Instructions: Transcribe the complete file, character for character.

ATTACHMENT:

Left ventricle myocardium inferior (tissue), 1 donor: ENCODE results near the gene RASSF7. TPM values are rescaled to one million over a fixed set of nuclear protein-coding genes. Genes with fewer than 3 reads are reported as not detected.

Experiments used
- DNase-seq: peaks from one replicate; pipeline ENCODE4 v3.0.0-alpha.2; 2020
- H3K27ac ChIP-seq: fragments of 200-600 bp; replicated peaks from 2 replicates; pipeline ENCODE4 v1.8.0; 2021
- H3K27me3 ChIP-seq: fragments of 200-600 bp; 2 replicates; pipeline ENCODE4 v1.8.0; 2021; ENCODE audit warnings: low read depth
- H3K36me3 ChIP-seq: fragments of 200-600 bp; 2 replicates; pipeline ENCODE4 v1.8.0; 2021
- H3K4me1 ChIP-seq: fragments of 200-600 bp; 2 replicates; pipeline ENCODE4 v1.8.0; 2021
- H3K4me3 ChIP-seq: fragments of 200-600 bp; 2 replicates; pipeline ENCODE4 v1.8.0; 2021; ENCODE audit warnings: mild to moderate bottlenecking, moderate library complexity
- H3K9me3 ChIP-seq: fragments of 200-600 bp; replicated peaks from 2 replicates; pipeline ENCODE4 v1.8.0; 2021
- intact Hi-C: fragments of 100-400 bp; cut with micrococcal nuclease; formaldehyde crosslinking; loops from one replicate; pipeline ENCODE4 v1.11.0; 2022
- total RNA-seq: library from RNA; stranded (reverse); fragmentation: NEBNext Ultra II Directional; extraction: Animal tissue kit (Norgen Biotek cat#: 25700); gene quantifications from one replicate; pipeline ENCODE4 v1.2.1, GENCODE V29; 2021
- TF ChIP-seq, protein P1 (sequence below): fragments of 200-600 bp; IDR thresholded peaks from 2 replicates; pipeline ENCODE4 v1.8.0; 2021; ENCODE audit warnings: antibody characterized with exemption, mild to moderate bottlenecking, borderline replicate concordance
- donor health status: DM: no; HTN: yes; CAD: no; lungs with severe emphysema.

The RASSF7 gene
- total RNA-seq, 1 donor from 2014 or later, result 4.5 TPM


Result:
Left ventricle myocardium inferior (tissue), 1 donor: ENCODE results near the gene RASSF7. TPM values are rescaled to one million over a fixed set of nuclear protein-coding genes. Genes with fewer than 3 reads are reported as not detected.

Experiments used
- DNase-seq: peaks from one replicate; pipeline ENCODE4 v3.0.0-alpha.2; 2020
- H3K27ac ChIP-seq: fragments of 200-600 bp; replicated peaks from 2 replicates; pipeline ENCODE4 v1.8.0; 2021
- H3K27me3 ChIP-seq: fragments of 200-600 bp; 2 replicates; pipeline ENCODE4 v1.8.0; 2021; ENCODE audit warnings: low read depth
- H3K36me3 ChIP-seq: fragments of 200-600 bp; 2 replicates; pipeline ENCODE4 v1.8.0; 2021
- H3K4me1 ChIP-seq: fragments of 200-600 bp; 2 replicates; pipeline ENCODE4 v1.8.0; 2021
- H3K4me3 ChIP-seq: fragments of 200-600 bp; 2 replicates; pipeline ENCODE4 v1.8.0; 2021; ENCODE audit warnings: mild to moderate bottlenecking, moderate library complexity
- H3K9me3 ChIP-seq: fragments of 200-600 bp; replicated peaks from 2 replicates; pipeline ENCODE4 v1.8.0; 2021
- intact Hi-C: fragments of 100-400 bp; cut with micrococcal nuclease; formaldehyde crosslinking; loops from one replicate; pipeline ENCODE4 v1.11.0; 2022
- total RNA-seq: library from RNA; stranded (reverse); fragmentation: NEBNext Ultra II Directional; extraction: Animal tissue kit (Norgen Biotek cat#: 25700); gene quantifications from one replicate; pipeline ENCODE4 v1.2.1, GENCODE V29; 2021
- TF ChIP-seq, protein P1 (sequence below): fragments of 200-600 bp; IDR thresholded peaks from 2 replicates; pipeline ENCODE4 v1.8.0; 2021; ENCODE audit warnings: antibody characterized with exemption, mild to moderate bottlenecking, borderline replicate concordance
- donor health status: DM: no; HTN: yes; CAD: no; lungs with severe emphysema.

The RASSF7 gene
- total RNA-seq, 1 donor from 2014 or later, result 4.5 TPM